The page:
It's been five gruelling weeks of symptoms and suffering but Canada's lengthy bout of Quebec Election Fever is set to finally break. And not a moment too soon, either -- I'm getting a finger cramp from typing all these accent aigus.
As we may recall, Battle for Quebec '012 began last month amid a flurry of ostentatiously cynical editorials from the brightest bulbs of the Canadian punditocracy, all of whom were eager to spout various exasperated theories about why there wereno good choices in this race between three equally hopeless parties led by three equally loser dinguses. Debt! Incompetence! Dubious loyalty to Canada! It matters not who you vote for, puny Quebeckers, either way your province is doomed, dooooomed!
Now that some time has passed, however, and the members of the chattering class have had ample opportunity to move beyond their initial hasty generalizations and rash assumptions and actually analyze, in-depth, the speeches, proposals, and visions of Quebec's wannabe-leaders... they're still convinced everything's terrible.
Premier Charest is still considered a corrupt, directionless, flip-floppin', Anglo-ignorin 'hack well past his expiry date; Coalition party boss Francois Legault is still deemed too naive, soft-spined, and Pollyannish for prime time, and Parti Quebecois head Pauline Marois is still, well, literal Nazis have been portrayed less Nazi-like.
If only we lived in a world where newspaper editorial boards weren't expected to make tired, ineffective, perfunctory partisan endorsements that serve no purpose other than to further legitimize the appalling buffet of conformist non-choices offered by the empty ritualistic sham we dare to call a democracy! But too bad -- we don't! So let the pain begin!
Ugh, fine, says the Montreal Gazette. If I had to choose, I guess I'd say I kinda like the Coalition party best. I mean, obviously the separatists "have run a despicable campaign" of evil racism "designed to appeal to the most culturally intolerant and xenophobic elements of Quebec society," and obviously ol' man Charest has "notably failed to deliver on promises" of elections past while his government "appears to have irretrievably undermined public trust in its ethics" through its bumbled handling of corruption probes and whatnot. And obviously the Coalition party has a "glaring lack of governmental experience" and "worrisome" policies and -- wait, who are we endorsing again?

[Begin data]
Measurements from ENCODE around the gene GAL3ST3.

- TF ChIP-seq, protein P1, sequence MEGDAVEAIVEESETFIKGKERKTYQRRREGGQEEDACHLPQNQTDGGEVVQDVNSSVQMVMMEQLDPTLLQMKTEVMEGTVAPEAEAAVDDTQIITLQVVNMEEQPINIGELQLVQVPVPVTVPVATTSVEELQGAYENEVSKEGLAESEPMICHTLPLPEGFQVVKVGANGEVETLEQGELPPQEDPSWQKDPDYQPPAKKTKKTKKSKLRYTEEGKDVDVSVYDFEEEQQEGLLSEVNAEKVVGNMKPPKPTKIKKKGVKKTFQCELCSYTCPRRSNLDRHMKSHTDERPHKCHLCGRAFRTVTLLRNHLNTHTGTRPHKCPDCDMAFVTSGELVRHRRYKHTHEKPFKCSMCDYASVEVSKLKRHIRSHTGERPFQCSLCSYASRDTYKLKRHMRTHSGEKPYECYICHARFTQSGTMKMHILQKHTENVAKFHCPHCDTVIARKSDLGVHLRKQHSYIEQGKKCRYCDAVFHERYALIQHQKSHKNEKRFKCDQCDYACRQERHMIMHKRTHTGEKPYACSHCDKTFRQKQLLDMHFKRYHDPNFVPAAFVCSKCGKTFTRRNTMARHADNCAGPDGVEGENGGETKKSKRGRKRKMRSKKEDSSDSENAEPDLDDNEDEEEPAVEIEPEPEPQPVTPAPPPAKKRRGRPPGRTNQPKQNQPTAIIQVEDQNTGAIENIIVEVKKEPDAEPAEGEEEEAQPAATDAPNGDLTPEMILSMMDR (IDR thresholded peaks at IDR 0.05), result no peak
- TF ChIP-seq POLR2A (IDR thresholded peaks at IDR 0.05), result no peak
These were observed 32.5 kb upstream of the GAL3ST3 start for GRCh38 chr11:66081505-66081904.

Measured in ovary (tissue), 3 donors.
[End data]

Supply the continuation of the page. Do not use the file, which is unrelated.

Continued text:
A bit more robust in their pro-Coalition sentiment is the National Post (maybe too robust, in fact, since the PQ has now used the nod as one more push-pin in their elaborate Glen Beck-style flow chart linking the just barely right-of-centre party to Stephen Harper). Unlike the jokers running against him, the Posties proclaim, Monsieur Legault "emphasizes nuts-and-bolts policy issues" like fixing health care, curbing the power of unions, and "generally turning Quebec from a have-not province into a have province." Granted, his caucus is also probably full of "unvetted oddballs," but coming from the paper that endorsed the Wildrose Alliance, you can't expect that to be too much of deal-breaker.
The Toronto Star "does not routinely offer advice to voters in other provinces," writes that paper's editorial board before weighing in and making an endorsement anyway (being Torontonians, I imagine it was not a particularly hard impulse to fight). Among the nation's major papers, they stand alone in throwing their lefty weight solidly behind Premier Charest's Liberals, the only party, they say, with a proven track record of "political stability and prosperity," so long as you define "stability" as "not actively leading a secessionist movement" and "prosperity" as "maintaining a credit rating at least as good as s0me of the more promising nations of the former Soviet bloc."
'Course, for some papers endorsements are like potato chips or mistresses -- you can't stop at just one! The Globe and Mail, for instance, wants to endorse both the Liberals and the Coalition, or, more specifically a "minority alliance" between the two that " melds experience, daring and willingness to work with the rest of Canada on our shared challenges that lie ahead." Lofty language perhaps, but you have to remember that this is coming from a bunch of guys who live in Ontario, a place which has clearly demonstrated just how inspiring and productive minority governments can be.
Needless to say, no one is endorsing Pauline Marois, what with all her racist racism and Canada-hating and all.
A "truly demagogic politician," scoffs the Post. Under her leadership the separatist movement has "sunk very low" indeed, agrees the Star. A truly awful woman with "irrational, extreme, even perverse views" adds the Globe. Certainly no right-thinking Quebeckers would ever place such a monster in charge of their beautiful province, they all weep.
All of this might be good to keep in mind if you're the gambling type.
After all, to paraphrase H.L Mencken, no one ever lost money betting against optimistic fantasies of the the Canadian press.